She met Christians for the first time when she was studying at the University of Philippines in Manila. At Ramadan, she formed a close friendship with some young Christian women attending the same institution. In that first year, her Christian roommates helped her get up at three in the morning to have breakfast. She said she was moved by their “respect.”
The relationship continued over the years and now her friends and work colleagues help her by not eating in front of her, even fasting sometimes with her for several hours, showing their friendship and solidarity. For her, this is an example of how harmony can exist between the two faiths.
“Having worked and interacted with Christians all my life, I have had to actually be a 'better Muslim' to answer questions from colleagues about my faith,” Samira said.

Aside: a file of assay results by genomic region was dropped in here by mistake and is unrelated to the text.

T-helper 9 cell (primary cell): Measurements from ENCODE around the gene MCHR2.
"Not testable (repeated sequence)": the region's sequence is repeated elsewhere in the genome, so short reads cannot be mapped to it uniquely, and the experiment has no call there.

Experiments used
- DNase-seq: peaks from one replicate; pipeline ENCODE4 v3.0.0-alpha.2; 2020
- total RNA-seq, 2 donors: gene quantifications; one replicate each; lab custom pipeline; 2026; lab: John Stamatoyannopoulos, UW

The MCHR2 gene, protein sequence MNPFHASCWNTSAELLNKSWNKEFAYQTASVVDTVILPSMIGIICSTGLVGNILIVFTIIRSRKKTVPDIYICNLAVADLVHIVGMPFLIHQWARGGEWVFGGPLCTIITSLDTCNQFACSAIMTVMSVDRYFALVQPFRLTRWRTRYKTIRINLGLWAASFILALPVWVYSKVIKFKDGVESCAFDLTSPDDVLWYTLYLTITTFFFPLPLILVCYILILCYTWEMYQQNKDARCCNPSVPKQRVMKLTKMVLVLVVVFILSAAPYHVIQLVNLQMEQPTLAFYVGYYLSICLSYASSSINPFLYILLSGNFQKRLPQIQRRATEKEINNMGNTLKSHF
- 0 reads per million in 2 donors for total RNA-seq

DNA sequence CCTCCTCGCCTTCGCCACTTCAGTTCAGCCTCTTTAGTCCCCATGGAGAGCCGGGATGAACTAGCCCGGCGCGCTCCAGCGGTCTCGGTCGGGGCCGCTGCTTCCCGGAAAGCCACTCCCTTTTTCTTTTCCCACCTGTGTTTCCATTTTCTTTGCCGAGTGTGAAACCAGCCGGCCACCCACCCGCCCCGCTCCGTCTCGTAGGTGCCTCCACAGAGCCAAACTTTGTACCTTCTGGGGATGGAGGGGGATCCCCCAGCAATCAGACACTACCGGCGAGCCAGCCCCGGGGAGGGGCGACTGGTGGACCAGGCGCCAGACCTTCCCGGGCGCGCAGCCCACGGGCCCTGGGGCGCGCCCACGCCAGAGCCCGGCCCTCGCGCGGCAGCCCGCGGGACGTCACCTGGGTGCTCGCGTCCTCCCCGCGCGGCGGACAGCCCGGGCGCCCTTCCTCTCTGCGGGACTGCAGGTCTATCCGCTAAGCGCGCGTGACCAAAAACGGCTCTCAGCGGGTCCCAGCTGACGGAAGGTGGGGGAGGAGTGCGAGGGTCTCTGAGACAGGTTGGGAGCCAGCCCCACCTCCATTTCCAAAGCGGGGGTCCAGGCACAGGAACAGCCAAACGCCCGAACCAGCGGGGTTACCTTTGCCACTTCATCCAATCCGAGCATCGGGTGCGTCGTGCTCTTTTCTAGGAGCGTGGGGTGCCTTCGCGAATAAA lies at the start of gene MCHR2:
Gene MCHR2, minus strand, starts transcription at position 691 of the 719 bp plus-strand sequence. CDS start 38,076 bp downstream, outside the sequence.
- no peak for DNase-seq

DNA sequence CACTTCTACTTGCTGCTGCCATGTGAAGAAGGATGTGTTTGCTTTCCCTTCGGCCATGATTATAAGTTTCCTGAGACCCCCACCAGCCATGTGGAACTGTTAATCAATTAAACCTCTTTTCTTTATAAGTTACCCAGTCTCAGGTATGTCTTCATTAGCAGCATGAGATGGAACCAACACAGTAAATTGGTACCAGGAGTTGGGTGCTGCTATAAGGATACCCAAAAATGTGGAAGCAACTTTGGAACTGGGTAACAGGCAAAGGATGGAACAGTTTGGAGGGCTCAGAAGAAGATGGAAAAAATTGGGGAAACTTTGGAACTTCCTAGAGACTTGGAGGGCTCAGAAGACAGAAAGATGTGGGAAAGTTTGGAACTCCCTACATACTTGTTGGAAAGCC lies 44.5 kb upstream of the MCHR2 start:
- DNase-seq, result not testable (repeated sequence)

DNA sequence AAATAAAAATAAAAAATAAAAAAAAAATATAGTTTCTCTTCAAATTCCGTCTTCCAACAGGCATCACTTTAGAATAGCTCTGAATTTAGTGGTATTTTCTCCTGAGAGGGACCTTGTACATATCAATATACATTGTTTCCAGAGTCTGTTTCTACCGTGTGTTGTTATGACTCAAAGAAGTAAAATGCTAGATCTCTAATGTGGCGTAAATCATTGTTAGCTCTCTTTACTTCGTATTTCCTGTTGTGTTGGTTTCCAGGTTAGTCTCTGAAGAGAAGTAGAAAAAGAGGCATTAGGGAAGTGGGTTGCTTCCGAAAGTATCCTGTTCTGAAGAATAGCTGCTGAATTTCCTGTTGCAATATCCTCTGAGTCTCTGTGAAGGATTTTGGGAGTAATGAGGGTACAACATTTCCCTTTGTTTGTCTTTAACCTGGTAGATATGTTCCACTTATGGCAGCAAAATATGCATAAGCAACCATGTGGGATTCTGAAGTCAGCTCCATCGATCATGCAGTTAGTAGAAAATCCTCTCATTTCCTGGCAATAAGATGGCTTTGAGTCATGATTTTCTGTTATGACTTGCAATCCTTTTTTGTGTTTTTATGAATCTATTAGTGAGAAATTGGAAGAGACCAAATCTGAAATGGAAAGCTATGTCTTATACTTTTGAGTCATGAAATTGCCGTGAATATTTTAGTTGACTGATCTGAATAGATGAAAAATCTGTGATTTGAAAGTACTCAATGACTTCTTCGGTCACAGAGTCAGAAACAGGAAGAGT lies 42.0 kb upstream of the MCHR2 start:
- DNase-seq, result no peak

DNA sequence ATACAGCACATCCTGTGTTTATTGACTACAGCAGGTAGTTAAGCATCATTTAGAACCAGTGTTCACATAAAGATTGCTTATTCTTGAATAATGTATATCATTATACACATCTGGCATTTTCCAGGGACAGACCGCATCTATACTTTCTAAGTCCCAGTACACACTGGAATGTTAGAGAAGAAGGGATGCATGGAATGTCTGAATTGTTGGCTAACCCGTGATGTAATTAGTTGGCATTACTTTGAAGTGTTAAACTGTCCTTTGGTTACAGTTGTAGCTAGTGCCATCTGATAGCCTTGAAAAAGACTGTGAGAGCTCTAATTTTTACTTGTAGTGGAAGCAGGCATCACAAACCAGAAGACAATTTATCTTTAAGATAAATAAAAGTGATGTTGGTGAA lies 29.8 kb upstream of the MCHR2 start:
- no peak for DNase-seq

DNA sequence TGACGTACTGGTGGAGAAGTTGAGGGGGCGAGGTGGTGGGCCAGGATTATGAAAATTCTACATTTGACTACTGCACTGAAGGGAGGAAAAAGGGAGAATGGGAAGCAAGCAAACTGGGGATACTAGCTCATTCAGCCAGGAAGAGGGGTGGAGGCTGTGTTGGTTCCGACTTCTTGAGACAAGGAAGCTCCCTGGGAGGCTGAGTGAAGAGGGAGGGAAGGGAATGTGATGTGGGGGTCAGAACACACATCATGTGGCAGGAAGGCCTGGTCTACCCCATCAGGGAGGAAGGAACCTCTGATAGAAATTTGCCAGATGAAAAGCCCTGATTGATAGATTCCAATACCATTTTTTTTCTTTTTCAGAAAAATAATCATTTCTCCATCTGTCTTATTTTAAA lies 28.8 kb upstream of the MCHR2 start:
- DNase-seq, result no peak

She hails from Mindanao, a predominantly Muslim region, scene of a 40-year-old conflict between the Filipino military and the separatist Moro Islamic Liberation Front (MILF).
Confrontation between the two warring parties has affected millions of people of all religions. In just the last two years, more than 750,000 people have become refugees.
Despite this, the Catholic Church and Muslim organisations have maintained a dialogue in venues like the Bishops-Ulama Forum or the YMPN.
About 290 meetings have been held in the last six months, with representatives from both religions discussing ways to find a solution to the conflict.